The Who Band

https://i.gifer.com/K1Eb.gif

jenny from the blockchain (Ye Mad Puffin), Saturday, 5 March 2022 01:29 (seven months ago) link

one month passes...

Robbie Robertson tells the story of The Band's classic song The Weight
By Matt Frost published 1 day ago

"I said, ‘Well, it’ll just be a back-up song in case some other things don’t work out’”


https://www.musicradar.com/news/the-band-the-weight-robbie-robertson-guitar-interview

dow, Friday, 8 April 2022 02:29 (five months ago) link

Does he mention Buñuel in that interview?

Came Here to Roll the Microscope (James Redd and the Blecchs), Friday, 8 April 2022 03:16 (five months ago) link

No, he barely mentions the lyrics.

Halfway there but for you, Friday, 8 April 2022 11:39 (five months ago) link

Thanks. For a while there it seemed like there was nothing else he could talk about.

Mr. Uncut Risin’ (James Redd and the Blecchs), Friday, 8 April 2022 12:04 (five months ago) link

He even discussed Buñuel with Andy and Edie! At least according to Testimony.

Mr. Uncut Risin’ (James Redd and the Blecchs), Friday, 8 April 2022 12:07 (five months ago) link

Whilst they were en route from dinner at El Quijote to Salvador Dalí's suite at the St. Regis.

Mr. Uncut Risin’ (James Redd and the Blecchs), Friday, 8 April 2022 12:10 (five months ago) link

Forgot to add #onethread

Mr. Uncut Risin’ (James Redd and the Blecchs), Friday, 8 April 2022 12:28 (five months ago) link

Take a load off discreet charm of the bourgeoisie,
and you put it
you put it
you put it
right on me-ee-ee.

dow, Friday, 8 April 2022 23:02 (five months ago) link

one month passes...

Honorary Canadian, Ronnie Hawkins.

https://www.cbc.ca/news/entertainment/ronnie-hawkins-obituary-1.6470162

― clemenza, Sunday, May 29, 2022 1:32 PM (fourteen minutes ago) bookmarkflaglink

His first single, his "Bo Diddley" cover, was 1958; he's not quite in that founding-fathers group, but pretty damn close.

― clemenza, Sunday, May 29, 2022 1:33 PM

dow, Sunday, 29 May 2022 18:54 (four months ago) link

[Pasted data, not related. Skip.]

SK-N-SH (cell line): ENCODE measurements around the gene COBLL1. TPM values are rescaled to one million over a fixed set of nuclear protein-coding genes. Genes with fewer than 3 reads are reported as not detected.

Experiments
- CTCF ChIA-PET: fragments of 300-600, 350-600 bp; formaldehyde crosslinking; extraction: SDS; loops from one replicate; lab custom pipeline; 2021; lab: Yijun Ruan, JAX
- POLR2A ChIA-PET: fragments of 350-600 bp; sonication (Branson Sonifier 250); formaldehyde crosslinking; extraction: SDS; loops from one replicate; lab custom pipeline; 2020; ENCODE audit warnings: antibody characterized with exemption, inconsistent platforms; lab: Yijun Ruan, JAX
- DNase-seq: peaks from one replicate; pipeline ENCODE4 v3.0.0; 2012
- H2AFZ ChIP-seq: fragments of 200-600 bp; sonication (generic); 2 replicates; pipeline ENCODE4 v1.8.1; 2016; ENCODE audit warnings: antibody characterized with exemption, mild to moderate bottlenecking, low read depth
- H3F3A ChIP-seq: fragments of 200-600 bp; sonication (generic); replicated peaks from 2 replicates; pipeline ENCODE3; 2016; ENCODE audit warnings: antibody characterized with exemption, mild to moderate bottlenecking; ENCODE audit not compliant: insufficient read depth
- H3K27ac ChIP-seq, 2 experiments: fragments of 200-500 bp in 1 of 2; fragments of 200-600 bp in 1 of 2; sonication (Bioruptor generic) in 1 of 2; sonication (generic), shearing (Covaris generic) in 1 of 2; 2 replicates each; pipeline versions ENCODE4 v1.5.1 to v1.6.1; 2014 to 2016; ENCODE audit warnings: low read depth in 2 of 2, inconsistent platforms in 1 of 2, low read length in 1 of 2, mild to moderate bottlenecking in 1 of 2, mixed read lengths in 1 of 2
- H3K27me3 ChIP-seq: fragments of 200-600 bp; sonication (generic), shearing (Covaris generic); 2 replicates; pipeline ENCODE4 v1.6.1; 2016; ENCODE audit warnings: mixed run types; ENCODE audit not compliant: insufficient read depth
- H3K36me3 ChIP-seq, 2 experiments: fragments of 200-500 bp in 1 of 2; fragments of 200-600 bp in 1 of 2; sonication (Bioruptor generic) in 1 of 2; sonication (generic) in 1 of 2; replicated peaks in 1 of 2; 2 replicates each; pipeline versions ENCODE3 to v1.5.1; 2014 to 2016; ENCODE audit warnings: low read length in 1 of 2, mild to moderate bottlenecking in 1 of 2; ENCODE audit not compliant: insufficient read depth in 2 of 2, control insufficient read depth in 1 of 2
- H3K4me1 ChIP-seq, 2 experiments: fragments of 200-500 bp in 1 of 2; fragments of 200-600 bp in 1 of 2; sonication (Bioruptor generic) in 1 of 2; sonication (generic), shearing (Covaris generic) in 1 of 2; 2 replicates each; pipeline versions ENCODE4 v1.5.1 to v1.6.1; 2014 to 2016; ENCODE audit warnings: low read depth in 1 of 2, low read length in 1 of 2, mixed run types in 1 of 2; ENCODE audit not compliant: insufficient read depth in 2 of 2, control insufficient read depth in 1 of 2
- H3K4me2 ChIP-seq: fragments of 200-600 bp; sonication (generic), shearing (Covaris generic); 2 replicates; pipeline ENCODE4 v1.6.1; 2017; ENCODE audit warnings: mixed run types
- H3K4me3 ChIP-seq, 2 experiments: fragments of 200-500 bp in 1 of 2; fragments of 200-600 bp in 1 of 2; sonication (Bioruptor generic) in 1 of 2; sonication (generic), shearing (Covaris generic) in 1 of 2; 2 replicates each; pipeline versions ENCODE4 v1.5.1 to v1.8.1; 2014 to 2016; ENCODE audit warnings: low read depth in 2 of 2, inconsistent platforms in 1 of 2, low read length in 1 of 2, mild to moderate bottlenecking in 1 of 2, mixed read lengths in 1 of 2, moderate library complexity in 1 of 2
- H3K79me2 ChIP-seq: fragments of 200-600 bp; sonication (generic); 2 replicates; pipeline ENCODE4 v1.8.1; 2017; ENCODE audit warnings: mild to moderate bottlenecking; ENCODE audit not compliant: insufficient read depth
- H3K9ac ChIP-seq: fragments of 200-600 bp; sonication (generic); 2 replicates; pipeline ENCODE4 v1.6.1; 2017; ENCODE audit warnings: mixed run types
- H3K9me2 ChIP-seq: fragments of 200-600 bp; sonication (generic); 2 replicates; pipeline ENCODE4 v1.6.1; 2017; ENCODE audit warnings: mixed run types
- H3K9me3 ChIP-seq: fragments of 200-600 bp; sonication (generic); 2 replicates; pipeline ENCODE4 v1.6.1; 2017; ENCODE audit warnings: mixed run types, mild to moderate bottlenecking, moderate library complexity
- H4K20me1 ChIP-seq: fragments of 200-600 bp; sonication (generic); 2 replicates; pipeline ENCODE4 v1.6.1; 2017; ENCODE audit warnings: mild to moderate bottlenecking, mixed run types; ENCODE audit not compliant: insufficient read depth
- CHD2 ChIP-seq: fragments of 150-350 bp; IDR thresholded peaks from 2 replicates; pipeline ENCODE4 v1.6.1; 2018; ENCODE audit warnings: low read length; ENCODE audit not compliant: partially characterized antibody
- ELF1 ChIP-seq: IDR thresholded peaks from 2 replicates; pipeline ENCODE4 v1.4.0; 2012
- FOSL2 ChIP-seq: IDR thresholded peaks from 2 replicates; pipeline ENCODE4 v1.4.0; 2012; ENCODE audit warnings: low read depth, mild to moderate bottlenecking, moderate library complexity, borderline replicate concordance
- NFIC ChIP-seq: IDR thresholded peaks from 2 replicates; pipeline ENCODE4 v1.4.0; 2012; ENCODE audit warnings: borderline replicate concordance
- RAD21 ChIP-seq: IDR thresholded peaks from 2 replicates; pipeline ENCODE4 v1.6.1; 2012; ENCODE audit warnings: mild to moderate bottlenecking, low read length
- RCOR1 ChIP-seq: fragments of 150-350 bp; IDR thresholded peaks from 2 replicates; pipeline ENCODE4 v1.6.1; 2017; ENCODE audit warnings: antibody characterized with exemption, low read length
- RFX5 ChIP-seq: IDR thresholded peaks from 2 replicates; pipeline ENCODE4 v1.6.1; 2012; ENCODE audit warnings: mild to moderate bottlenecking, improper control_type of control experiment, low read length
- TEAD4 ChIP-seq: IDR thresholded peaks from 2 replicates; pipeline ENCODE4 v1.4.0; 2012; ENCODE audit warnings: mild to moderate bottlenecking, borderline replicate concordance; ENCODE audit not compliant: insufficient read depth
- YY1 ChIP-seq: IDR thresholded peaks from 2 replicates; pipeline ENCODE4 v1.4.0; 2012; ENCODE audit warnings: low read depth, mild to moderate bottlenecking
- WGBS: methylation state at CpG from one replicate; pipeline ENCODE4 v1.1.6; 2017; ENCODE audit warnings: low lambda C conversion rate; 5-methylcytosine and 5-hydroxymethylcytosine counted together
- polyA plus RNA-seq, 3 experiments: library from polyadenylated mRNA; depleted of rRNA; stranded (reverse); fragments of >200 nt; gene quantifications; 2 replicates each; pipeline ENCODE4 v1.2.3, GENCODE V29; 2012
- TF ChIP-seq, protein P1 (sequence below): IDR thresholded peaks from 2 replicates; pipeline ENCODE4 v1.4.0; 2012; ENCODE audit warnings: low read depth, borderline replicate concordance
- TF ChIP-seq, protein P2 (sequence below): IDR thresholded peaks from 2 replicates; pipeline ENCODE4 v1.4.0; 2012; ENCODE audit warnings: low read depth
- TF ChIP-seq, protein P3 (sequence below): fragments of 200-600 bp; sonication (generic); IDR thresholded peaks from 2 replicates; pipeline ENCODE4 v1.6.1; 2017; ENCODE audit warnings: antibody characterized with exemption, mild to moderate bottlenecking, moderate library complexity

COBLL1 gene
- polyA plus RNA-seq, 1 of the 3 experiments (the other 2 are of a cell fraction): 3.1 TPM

Wow. Figured he would never die. RIP.

The Code of the Wilburys (James Redd and the Blecchs), Sunday, 29 May 2022 19:03 (four months ago) link

https://www.youtube.com/watch?v=pK5mxNKI9rM

Didn't invent Psychobilly, but did alot to perfect it.

Always got a kick out of the cheerfully vulgar anecdote related by Jerry Wexler to Stanley Booth about Hawkins arriving in Muscle Shoals to record his 1970 Cotillion debut (paraphrased): "He arrived in his private plane with a suitcase full of drugs, a case of whiskey, and Miss Toronto...'I've got my pot, my pills, and my pussy... Let's get to work!'"

...and of course his promise recounted by Robbie in The Last Waltz.

RIP! His 1970 solo album is worth seeking out — no one from the Band on it, but a bunch of Muscle Shoals heavy hitters.

tylerw, Sunday, 29 May 2022 20:03 (four months ago) link

You can't beat a filmography where half of it is comprised of Heaven's Gate and Meatballs III.

clemenza, Sunday, 29 May 2022 20:26 (four months ago) link

xpost yeah man---here he is w Duane Allman, x King Biscuit Boy on harmonica:
https://www.youtube.com/watch?v=DhyTaVKd9Xk

dow, Sunday, 29 May 2022 20:40 (four months ago) link

xpost filmography also getting Robbie's geetar all het up, and then fanning the flames (with his hat), in The Last Waltz.

dow, Sunday, 29 May 2022 20:43 (four months ago) link

(influence on Dylan's taste in hats?)

dow, Sunday, 29 May 2022 20:44 (four months ago) link

RIP he seemed so spry in Once We Were Bros

but 87. Nice fuckin run

OG Bob Sacamano (will), Sunday, 29 May 2022 21:19 (four months ago) link

fyi if you don’t fuck w UMS Spotify playlist of Manuel songs you definitely should

OG Bob Sacamano (will), Sunday, 29 May 2022 21:22 (four months ago) link

...and of course his promise recounted by Robbie in The Last Waltz.

No comment, except I believe it mentions one of the three people known to have silenced the Maracaña.

The Code of the Wilburys (James Redd and the Blecchs), Sunday, 29 May 2022 21:32 (four months ago) link

#RIP Ronnie Hawkins
Brilliant musician, Ronnie Hawkins saw the exceptional talent of Rick Danko, Richard Manuel, Levon Helm, Garth Hudson and Robbie Robertson, and brought all of them together. The Band wouldn't have existed without him. pic.twitter.com/3HBSqElPLB

— Rick Danko Page (@rickdankopage) May 29, 2022